This entry is going a bit long, so I’ll be breaking up this grand monologue on art fair display into parts.

Stay tuned for a closer look at the particular display items nestled within the tent next time!

Evolution of an Artist Alley Table II

Back in September of 2009, I posted a list of what goes into my display in an artist alley.  Now two years later and a few events wiser, my display has evolved!

Show them what they’ve won, Vanna!
Anatomy of an Artist Alley Table – Part 2
  1. Retractable Vertical Banner – $300 – A pricey item, to be sure, but the fact I don’t have to carry around a big pvc pipe set nor have it taking up space in my car makes this item well worth it! This vinyl banner pulls out from and retracts back into a spring loaded base that is about as big as a tabletop easel and very lightweight. Adds to my vertical appeal and allows people to notice me over the heads of the crowd. Mine was printed by Graphic Signs Atlanta.EDIT: I’m told Staples offers a cheaper $100 collapsible stand now too!
  2. Standing Easel – $13 – These simple wooden easels are great for propping large prints for that eye-catching vertical appeal!  I’ve been using these to prop the blow up of my book cover at book signings as well.  When I’m not promoting the book, this cover image will be replaced by a piece of art instead. Bought at Joanns Fabrics and Crafts.
  3. Gridwall Cubes – $30 –  Also called wire cube storage. These have been with me since the beginning! I use them to clip prints, mousepads, and prints to, though I’m looking for an alternative display method for the masks currently. The wire distracts from their detail so I’m either going to cover them with fabric or buy some gridwall hook attachments that project from the wall so the masks can be placed on them some distance from the grid instead. Found mine at Target.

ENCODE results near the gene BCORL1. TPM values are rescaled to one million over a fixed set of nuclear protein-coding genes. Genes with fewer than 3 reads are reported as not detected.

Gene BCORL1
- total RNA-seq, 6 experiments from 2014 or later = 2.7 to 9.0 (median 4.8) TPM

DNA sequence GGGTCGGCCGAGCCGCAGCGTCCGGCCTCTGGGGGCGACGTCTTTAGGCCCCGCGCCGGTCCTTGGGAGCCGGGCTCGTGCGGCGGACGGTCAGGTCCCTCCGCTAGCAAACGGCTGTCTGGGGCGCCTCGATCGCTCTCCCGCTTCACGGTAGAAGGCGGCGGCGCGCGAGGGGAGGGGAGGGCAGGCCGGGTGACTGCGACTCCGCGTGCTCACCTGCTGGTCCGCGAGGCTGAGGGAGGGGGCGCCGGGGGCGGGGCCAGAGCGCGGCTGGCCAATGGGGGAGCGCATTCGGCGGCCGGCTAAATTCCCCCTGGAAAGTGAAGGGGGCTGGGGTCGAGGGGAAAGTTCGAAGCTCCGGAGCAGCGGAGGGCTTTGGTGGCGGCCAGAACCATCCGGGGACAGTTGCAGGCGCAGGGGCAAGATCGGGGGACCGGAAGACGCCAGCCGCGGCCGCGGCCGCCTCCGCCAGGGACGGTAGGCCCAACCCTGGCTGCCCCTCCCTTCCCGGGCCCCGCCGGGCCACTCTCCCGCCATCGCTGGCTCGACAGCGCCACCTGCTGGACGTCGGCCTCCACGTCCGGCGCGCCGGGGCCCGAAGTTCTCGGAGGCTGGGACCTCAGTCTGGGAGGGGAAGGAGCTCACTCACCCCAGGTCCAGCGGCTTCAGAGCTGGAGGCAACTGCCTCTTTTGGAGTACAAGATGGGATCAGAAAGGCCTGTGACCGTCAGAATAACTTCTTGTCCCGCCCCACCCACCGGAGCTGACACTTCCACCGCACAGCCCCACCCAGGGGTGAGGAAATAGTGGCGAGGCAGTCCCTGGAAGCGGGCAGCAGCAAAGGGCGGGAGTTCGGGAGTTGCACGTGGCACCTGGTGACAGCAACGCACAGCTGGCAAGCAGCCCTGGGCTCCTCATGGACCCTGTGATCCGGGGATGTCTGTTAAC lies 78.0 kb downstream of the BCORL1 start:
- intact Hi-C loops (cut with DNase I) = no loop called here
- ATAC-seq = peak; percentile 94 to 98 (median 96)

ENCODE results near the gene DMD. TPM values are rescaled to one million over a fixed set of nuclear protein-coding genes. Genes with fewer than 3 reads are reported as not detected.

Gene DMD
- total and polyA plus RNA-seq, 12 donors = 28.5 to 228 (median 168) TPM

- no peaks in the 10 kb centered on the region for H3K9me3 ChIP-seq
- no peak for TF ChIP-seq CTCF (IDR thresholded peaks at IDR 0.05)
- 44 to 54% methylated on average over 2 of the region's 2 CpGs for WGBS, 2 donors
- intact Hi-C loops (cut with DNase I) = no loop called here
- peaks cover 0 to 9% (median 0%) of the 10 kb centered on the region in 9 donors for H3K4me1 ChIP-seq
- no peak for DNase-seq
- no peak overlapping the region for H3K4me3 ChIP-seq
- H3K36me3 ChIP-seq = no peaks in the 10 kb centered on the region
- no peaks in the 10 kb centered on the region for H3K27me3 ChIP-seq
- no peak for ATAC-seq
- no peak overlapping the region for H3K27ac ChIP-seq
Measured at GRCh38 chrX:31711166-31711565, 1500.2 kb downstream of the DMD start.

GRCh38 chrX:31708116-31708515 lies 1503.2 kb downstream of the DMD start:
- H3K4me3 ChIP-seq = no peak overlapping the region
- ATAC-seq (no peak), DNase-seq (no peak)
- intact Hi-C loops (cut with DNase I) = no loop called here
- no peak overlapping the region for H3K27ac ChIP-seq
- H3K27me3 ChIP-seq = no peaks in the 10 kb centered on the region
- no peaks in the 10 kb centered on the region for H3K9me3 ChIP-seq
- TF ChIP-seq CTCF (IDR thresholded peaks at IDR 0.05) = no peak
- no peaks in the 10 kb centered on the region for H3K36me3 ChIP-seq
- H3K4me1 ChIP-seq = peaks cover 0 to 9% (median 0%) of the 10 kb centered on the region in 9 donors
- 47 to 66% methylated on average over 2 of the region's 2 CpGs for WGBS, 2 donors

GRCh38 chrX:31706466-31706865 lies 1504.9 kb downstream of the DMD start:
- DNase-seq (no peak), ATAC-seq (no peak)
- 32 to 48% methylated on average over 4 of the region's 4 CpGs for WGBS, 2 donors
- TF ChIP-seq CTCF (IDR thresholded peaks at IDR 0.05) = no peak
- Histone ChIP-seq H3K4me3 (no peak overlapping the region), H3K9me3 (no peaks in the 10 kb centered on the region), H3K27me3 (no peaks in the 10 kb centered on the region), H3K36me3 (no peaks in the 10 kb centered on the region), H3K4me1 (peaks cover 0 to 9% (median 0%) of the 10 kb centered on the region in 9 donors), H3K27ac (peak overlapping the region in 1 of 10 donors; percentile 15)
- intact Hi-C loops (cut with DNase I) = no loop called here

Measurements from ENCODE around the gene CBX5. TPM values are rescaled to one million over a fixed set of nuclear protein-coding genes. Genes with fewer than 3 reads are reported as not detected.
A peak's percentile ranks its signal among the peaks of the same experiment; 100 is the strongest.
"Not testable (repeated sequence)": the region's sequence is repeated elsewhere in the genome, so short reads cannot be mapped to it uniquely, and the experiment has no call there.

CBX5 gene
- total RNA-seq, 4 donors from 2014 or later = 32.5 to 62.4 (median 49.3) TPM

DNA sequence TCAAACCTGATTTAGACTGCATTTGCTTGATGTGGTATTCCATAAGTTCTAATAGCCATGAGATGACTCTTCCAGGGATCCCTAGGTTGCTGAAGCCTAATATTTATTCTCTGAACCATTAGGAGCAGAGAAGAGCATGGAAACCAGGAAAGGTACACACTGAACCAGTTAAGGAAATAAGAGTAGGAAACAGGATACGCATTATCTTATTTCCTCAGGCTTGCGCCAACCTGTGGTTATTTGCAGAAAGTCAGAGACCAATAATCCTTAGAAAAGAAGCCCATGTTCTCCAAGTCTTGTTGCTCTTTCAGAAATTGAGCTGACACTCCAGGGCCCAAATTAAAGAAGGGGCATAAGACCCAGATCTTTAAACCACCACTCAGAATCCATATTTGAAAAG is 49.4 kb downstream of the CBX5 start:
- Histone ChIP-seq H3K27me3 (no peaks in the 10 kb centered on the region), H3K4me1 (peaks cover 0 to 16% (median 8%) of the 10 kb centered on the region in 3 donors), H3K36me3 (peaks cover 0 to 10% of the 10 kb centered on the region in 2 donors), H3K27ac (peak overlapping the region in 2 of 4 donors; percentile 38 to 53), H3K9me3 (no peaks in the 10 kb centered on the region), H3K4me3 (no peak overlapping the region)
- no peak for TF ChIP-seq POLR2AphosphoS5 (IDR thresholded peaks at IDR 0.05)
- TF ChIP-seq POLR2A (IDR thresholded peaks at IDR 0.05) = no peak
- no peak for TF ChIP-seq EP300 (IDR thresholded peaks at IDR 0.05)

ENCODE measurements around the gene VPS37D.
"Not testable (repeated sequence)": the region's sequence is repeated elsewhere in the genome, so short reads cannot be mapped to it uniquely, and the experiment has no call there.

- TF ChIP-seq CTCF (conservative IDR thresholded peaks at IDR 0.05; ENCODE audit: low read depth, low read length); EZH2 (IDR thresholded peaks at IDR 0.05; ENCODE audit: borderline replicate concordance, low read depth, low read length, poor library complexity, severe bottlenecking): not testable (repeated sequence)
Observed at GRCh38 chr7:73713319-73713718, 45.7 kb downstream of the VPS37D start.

4. Mannequin Head – $40 – Affectionately named Shay, she helps bring more visibility to my masks and other artisan crafted items! Her ears are pierced so I can add earrings as well as display a necklace and a mask all on the same head.  Found her at Store Fixtures, USA.
  5. Visa/Mastercard Sign – $5? – A simple plastic sign used to notify customers that I take credit and debit cards. I printed it off on cardstock and slipped it into the stand.  You’d be amazed at how comforted people are to know that you can accept plastic money!  Many people don’t carry cash anymore, either because they prefer not to or because they’re trying to limit their budget. Accepting cards is a good way to be that evil influence prompting people towards impulse purchases. That sounds bad, but hey, it’s true!  Can’t recall where I got this sign and how much it was, but it couldn’t have been more than $5 and probably came from Walmart or Staples.